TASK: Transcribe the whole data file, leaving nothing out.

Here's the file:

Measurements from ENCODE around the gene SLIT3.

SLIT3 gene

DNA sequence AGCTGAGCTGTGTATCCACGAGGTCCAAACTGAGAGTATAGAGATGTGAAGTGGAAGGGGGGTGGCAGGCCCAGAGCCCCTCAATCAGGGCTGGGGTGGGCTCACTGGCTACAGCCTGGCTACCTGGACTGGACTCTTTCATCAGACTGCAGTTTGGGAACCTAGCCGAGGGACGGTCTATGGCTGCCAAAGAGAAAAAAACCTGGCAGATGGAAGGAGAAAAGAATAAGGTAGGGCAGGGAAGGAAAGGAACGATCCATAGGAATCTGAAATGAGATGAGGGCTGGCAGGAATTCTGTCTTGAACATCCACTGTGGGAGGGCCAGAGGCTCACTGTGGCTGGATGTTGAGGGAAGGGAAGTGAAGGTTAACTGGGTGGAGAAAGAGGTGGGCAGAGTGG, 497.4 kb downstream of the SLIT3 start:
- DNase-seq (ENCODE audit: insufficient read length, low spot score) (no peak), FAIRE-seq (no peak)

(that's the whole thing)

Measurements from ENCODE around the gene SLIT3.

SLIT3 gene

DNA sequence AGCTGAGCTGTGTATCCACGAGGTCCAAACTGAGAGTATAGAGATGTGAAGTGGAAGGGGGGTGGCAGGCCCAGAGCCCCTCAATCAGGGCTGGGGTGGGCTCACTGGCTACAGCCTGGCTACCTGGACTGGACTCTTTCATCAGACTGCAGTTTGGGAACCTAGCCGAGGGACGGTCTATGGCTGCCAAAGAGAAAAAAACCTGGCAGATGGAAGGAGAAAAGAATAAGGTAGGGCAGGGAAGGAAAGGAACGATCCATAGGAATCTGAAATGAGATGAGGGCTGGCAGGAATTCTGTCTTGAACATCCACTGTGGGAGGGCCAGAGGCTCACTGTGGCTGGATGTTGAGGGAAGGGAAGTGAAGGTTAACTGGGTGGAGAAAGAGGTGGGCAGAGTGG, 497.4 kb downstream of the SLIT3 start:
- DNase-seq (ENCODE audit: insufficient read length, low spot score) (no peak), FAIRE-seq (no peak)